numbers. the nbc news poll shows a whopping 82% of us say that the country's divided rather than united. what do you think it will take to try to sew this country back together and can it be done anytime soon? >> one major challenge as we continue to see politicians and elected officials who are willing to lie to their constituents. who are willing to mischaracterize the election results, lie about election results, to gain political favor. with a subset of their voters. i think it's distressing, disturbing, but as long as there is a -- a political motivation amongst some, not all, but among some, to continue to lie and sow discord and anger and win elections based on fear, that problem will continue and why i appreciate president biden and members of congress who do speak true.
democrats and republicans, talking about who won the election earnestly, without fraud and talk about the challenges we face. the desire tore legislation that will bring us together. you know, the roads that are broken down, the communities i represent where there is no broadband internet. that's not an issue that's a democrat or republican issue. that's an issue that impacts the american people and our economy. and so what we need to do is we need to have the voices of those who want to focus on the work of governing, because my job as a lawmaker is to govern. we get to this it job, this responsibility, through elections. yes, that's true, but end of the day, all of us should be jumped on the job that we do of governance, and i do hope those who are doing that work on both sides of the aisle will be the voices that can be part of bringing the american people back together. >> well said, virginia congresswoman. thank you for joining us. the new nbc poll on the derek chauvin verdict and what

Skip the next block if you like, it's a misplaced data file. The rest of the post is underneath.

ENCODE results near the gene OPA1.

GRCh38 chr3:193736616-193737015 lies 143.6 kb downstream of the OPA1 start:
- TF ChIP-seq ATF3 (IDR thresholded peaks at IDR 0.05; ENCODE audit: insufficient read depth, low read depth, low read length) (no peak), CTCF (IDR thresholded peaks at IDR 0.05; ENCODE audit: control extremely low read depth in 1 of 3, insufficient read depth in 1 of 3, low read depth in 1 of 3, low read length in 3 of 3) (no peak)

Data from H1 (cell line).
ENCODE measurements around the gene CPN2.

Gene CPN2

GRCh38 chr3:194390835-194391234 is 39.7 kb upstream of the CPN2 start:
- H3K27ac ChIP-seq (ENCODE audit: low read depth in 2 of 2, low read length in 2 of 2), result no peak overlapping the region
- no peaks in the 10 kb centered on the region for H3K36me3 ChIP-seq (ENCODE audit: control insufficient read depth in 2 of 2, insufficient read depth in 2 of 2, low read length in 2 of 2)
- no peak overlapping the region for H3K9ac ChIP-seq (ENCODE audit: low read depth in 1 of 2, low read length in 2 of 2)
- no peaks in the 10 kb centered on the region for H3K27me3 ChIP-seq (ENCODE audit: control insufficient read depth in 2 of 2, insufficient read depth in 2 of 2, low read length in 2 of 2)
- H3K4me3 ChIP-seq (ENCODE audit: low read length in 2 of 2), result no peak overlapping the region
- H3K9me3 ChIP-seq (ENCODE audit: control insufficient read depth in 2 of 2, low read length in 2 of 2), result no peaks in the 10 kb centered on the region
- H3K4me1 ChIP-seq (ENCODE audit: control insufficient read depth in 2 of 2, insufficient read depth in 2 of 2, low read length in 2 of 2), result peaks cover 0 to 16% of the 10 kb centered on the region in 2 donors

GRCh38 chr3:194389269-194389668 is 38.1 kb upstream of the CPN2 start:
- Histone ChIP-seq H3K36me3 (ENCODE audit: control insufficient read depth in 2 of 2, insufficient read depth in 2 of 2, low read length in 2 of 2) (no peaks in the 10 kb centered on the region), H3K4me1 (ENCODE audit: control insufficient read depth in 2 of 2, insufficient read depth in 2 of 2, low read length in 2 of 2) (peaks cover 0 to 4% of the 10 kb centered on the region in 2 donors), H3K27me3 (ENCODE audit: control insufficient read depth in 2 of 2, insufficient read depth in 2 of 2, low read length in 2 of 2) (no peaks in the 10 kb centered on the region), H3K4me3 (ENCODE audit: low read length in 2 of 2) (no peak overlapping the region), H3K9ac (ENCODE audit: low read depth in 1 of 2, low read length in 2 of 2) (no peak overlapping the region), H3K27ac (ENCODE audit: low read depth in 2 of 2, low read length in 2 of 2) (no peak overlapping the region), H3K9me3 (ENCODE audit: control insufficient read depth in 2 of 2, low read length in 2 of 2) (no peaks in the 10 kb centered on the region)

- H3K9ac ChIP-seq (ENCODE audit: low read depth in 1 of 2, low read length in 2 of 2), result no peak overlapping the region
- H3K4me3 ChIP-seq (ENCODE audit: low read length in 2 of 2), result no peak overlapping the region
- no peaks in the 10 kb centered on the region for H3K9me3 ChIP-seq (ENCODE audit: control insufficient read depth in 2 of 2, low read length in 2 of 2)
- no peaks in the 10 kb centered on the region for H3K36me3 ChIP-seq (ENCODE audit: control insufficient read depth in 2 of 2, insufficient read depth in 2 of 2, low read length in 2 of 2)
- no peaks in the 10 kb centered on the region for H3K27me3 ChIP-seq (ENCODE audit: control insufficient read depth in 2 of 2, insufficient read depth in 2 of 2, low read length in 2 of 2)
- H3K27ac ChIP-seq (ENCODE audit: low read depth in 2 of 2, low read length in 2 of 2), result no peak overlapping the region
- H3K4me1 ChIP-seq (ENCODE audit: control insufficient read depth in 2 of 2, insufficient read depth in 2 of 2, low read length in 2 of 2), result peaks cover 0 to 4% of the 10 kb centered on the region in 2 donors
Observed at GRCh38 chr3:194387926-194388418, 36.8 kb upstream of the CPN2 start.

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a growing number of police-involved shootings across the u.s. at least 20 in the month are april so far. several shootings involved traffic stops. both police officers and civilians lost lives in this incidents. latest yesterday on suntset boulevard in los angeles. a man cut in front of a police car, hit the brakes and backed his vehicle into the lapd cruiser. they say when the man got out of his car he was wearing a bull-proof vest and held one hand behind his back. >> the officers gave him commands, which he did not follow, and he started counting down, saying, three -- two -- one -- he started to pull his right hand from behind his back out to the front, and at that time there was an officer-involved shooting. >> that man turned out to be unarmed. nbc's kathy park and
"politicsnation" host the reverend al sharpton here to flush this out. you first, kathy, the big story there, the bodycam video that still has not been released. what's the latest on that? >> reporter: alex that is exactly right. the shooting take place wednesday morning, and we still don't have that body camera footage. there is growing frustration and pressure for the sheriff's office to release the video. yesterday there were a couple new developments. we heard from city officials as well as the sheriff. they said they are going to take the formal steps to go ahead and release this footage. the sharest said he would be putting in a request to the state bureau of investigation and let them handle it from there. meanwhile, we also heard from before brown's family members. they are obviously frustrated, want just is but also hurting.